Bali’s Traditional Roofing: The Alang-Alang Thatch Roof

Bali is known for its stunning architecture, and one of the most iconic features of traditional Balinese buildings is the alang-alang thatch roof. This type of roofing has been used for centuries and remains popular today for its unique aesthetic and practical benefits. In this article, we’ll take an in-depth look at Bali’s traditional roofing and explore why the alang-alang thatch roof is so important to Balinese architecture.

The alang-alang thatch roof is made from the leaves of the alang-alang grass, which grows in abundance in Bali. The grass is harvested and then woven into long strips, which are then laid over a wooden frame to create a roof. The thatch is thick and durable, able to withstand Bali’s humid climate and heavy rainfall.

A Perfect Blend of Form and Function

One of the most distinctive features of the alang-alang thatch roof is its layered design. The thatch is laid in overlapping rows, creating a pattern that resembles fish scales. This pattern not only looks beautiful but also serves a functional purpose. The overlapping layers create a waterproof barrier that prevents rainwater from seeping through the roof and into the building.

In addition to its practical benefits, the alang-alang thatch roof is an important symbol of Balinese culture and identity. For the Balinese people, the thatched roof represents the connection between humans and nature. The use of natural materials like alang-alang grass is seen as a way to honor and respect the environment.

The Role of Alang-Alang Thatch Roofing

The traditional Balinese house, or rumah adat, is a prime example of how the alang-alang thatch roof is used in Balinese building projects. These houses are built around a central courtyard and typically have multiple thatched roofs, with each roof covering a different section of the house. The largest and most important room in the house, the Bale Dangin, is usually located at the front of the house and has a high-pitched roof that extends over the courtyard.

Another type of building that often features an alang-alang thatch roof is the Balinese temple or pura. These temples are an integral part of Balinese culture and can be found throughout the island. The roofs of the temples are often decorated with intricate carvings and painted in bright colors, adding to their beauty and cultural significance.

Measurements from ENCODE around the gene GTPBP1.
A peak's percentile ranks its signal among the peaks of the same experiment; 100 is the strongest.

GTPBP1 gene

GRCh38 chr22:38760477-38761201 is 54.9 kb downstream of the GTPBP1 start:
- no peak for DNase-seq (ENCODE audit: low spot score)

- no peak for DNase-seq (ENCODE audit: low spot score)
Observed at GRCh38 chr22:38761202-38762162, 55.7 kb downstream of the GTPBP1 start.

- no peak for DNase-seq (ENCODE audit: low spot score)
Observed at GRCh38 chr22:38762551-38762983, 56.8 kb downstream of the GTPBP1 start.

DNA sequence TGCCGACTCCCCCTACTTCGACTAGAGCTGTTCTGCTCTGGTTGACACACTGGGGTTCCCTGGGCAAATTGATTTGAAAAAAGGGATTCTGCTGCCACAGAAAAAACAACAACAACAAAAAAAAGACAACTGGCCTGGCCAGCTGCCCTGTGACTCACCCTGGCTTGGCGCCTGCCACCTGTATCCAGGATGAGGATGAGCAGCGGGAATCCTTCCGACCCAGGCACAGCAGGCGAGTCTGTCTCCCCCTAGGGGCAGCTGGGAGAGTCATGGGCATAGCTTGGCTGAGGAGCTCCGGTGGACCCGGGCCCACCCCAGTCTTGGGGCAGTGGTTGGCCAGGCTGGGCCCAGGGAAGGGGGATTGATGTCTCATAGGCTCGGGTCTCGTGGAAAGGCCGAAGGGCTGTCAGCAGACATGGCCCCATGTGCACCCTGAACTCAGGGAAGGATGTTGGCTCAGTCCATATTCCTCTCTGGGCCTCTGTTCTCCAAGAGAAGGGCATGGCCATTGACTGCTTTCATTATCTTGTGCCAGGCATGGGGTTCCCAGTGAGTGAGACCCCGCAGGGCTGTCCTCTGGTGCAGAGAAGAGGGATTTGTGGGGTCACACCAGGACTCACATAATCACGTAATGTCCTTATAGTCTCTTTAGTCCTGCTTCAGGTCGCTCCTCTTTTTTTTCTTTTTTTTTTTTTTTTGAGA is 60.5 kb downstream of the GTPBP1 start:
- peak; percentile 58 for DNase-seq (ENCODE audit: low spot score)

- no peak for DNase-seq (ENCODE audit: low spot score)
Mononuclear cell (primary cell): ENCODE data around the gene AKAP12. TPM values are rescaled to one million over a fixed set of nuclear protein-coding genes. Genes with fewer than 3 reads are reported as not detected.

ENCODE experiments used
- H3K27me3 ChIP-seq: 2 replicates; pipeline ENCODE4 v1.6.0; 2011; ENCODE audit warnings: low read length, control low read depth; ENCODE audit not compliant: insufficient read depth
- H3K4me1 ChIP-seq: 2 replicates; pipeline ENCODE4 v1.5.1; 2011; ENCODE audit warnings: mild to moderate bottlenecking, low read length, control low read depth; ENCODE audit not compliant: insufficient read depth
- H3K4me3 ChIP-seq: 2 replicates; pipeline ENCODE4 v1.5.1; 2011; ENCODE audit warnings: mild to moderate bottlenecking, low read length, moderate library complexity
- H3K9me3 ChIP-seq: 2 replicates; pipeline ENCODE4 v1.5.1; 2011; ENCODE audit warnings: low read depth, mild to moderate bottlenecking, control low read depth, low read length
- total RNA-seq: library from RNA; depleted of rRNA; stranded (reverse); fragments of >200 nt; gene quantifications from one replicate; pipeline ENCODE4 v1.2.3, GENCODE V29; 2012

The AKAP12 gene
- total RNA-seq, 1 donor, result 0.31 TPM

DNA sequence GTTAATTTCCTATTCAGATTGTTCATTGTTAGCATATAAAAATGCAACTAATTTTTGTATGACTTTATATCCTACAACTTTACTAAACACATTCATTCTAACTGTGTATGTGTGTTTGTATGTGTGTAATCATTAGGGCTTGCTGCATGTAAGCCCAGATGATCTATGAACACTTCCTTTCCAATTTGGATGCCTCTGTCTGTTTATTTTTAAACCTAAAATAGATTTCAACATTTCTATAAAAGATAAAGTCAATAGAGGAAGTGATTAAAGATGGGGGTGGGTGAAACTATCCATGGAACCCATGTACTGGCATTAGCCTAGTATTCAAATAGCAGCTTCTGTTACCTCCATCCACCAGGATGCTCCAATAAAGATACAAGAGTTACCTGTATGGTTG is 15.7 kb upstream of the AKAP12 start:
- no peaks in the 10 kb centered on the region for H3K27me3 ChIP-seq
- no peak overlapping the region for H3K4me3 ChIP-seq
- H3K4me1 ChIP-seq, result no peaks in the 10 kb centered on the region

Despite its popularity, the alang-alang thatch roof is not without its challenges. One of the main issues with this type of roofing is its susceptibility to fire. Thatched roofs are highly flammable and can quickly spread a fire if one starts. To prevent this, many modern buildings in Bali now use a synthetic thatch made from materials like PVC or polyester. While these materials are less flammable than traditional thatch, they lack the natural beauty and cultural significance of the alang-alang thatch roof.

Another challenge is the maintenance of the thatched roof. The alang-alang grass needs to be replaced periodically, usually every 5 to 10 years, depending on the quality of the thatch and the weather conditions in the area. This can be a labor-intensive process, as the old thatch needs to be removed and the new thatch woven in its place.

In recent years, the use of alang-alang thatch roofs has become increasingly popular in the Western world, particularly in the field of eco-friendly architecture. Many architects and builders are drawn to the natural beauty and sustainability of the thatched roof and are incorporating it into their designs.


In conclusion, the alang-alang thatch roof is a quintessential feature of Balinese architecture that has stood the test of time. Its intricate design and eco-friendly construction have made it a popular choice for homes, resorts, and other structures throughout Bali. While modern materials and construction techniques are becoming more prevalent, the alang-alang thatch roof remains a symbol of traditional Balinese culture and a testament to the ingenuity of local builders. As the world continues to face the challenges of climate change, the alang-alang thatch roof serves as an inspiring example of sustainable design that prioritizes both beauty and functionality. Its legacy will undoubtedly continue to inspire architects, designers, and homeowners for generations to come.

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